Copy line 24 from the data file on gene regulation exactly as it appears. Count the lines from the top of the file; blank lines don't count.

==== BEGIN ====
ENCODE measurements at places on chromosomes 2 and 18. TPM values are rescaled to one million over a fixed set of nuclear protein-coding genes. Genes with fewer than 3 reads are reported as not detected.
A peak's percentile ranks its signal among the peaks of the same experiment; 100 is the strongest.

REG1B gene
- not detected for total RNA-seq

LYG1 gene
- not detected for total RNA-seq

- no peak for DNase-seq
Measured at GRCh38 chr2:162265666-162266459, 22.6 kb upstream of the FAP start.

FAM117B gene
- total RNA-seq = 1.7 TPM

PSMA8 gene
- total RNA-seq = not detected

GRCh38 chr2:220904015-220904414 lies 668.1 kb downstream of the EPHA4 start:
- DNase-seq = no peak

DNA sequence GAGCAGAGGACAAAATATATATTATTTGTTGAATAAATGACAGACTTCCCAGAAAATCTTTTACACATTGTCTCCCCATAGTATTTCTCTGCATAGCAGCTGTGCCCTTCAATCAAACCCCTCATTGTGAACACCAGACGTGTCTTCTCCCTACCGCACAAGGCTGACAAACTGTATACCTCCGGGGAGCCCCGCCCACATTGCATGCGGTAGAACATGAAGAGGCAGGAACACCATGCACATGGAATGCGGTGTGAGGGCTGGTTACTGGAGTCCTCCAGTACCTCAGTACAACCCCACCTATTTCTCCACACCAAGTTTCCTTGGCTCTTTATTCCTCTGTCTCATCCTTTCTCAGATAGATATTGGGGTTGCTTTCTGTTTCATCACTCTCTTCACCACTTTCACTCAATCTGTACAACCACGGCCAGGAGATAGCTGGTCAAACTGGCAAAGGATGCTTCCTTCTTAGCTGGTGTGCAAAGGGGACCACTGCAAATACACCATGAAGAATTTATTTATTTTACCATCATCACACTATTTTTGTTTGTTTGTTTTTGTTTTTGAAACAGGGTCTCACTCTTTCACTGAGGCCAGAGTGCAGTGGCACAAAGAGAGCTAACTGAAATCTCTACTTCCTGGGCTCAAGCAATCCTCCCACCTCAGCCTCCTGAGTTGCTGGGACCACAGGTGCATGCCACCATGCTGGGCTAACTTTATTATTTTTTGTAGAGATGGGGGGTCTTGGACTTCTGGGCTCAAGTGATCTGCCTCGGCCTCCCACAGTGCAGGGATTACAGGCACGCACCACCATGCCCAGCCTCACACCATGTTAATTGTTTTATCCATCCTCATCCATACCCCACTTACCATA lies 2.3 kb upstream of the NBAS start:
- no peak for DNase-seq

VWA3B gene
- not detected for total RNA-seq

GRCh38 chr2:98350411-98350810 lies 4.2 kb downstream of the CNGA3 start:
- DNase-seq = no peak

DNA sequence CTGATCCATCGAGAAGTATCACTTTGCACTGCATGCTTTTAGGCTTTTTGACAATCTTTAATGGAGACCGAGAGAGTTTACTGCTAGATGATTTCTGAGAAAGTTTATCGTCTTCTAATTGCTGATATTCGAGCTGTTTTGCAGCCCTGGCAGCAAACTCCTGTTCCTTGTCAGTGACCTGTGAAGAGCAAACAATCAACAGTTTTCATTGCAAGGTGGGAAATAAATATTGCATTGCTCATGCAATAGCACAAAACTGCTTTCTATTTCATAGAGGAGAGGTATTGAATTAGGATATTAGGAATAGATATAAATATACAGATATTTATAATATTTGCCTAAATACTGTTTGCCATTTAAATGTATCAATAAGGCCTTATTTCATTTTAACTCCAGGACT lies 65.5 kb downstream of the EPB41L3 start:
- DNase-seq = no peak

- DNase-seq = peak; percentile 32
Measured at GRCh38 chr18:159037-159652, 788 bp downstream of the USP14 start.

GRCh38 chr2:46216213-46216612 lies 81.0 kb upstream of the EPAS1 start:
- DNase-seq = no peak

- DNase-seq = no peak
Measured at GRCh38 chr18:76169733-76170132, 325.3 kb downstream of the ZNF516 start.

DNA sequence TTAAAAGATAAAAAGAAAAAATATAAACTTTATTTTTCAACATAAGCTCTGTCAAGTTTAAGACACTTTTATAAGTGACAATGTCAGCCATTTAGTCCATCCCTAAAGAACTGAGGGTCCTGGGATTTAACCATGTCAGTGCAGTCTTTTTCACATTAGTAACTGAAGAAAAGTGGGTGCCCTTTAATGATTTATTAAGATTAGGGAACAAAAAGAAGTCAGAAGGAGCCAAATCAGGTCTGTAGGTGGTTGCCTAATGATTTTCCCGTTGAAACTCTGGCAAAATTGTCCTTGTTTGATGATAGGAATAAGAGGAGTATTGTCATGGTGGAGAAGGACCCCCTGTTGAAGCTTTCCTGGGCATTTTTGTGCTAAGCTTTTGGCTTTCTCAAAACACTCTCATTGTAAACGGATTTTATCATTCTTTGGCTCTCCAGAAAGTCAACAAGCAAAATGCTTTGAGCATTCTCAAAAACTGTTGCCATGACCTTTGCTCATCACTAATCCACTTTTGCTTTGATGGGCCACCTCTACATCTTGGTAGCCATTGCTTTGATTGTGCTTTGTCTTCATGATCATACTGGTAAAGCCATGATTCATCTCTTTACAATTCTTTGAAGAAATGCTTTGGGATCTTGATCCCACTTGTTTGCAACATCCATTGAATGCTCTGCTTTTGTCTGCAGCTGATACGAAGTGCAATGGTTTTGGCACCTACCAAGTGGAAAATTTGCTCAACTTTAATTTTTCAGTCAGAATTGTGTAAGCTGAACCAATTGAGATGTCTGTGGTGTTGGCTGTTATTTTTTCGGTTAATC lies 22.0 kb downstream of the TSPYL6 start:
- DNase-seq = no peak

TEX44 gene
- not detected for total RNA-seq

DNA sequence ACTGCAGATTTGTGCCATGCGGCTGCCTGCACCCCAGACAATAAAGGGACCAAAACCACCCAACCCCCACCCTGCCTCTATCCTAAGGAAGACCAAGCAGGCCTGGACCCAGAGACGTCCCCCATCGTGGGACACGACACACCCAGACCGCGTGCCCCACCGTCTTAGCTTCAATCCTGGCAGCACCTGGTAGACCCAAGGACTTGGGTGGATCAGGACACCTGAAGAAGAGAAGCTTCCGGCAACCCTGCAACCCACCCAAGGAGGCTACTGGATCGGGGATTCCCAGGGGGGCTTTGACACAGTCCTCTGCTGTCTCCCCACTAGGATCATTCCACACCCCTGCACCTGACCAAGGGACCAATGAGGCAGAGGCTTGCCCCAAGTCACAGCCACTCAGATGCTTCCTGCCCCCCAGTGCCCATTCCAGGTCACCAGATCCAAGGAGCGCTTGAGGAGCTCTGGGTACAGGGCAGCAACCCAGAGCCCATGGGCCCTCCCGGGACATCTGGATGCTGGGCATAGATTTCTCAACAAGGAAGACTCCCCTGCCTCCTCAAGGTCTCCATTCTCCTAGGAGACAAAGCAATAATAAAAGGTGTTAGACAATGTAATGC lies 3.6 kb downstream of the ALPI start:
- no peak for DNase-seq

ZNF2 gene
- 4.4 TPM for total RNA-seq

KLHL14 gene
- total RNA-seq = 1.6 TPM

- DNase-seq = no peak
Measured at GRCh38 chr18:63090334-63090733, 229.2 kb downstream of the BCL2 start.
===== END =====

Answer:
Measured at GRCh38 chr18:159037-159652, 788 bp downstream of the USP14 start.